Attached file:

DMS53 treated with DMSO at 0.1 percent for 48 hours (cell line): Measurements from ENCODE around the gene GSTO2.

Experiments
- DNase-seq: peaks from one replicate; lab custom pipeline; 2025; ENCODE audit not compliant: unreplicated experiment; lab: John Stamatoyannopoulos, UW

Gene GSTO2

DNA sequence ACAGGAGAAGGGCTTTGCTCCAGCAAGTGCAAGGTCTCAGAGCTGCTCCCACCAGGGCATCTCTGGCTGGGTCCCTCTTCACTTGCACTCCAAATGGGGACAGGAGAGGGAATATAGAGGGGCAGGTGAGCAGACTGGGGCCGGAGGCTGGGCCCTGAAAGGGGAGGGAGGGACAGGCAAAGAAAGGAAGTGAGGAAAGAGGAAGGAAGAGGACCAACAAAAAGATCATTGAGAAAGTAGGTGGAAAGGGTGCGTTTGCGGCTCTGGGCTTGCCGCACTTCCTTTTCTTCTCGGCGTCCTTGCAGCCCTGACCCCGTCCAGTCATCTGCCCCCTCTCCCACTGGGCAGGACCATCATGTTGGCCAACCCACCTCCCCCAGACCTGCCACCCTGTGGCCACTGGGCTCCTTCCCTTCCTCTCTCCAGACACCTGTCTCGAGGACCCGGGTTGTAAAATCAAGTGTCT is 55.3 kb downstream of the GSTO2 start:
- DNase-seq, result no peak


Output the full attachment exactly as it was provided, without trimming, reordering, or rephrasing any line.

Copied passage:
DMS53 treated with DMSO at 0.1 percent for 48 hours (cell line): Measurements from ENCODE around the gene GSTO2.

Experiments
- DNase-seq: peaks from one replicate; lab custom pipeline; 2025; ENCODE audit not compliant: unreplicated experiment; lab: John Stamatoyannopoulos, UW

Gene GSTO2

DNA sequence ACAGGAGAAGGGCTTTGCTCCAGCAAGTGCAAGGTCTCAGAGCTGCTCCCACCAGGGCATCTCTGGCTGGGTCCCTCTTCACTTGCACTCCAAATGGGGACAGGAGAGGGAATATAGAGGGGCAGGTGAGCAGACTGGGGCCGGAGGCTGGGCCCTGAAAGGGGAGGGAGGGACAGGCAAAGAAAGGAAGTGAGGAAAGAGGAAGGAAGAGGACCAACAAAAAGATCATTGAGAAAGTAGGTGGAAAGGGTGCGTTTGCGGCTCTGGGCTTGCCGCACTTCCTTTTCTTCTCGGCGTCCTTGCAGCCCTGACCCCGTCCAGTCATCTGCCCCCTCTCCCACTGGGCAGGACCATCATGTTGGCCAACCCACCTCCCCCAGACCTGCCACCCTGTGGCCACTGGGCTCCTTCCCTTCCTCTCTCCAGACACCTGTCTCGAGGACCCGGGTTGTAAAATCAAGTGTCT is 55.3 kb downstream of the GSTO2 start:
- DNase-seq, result no peak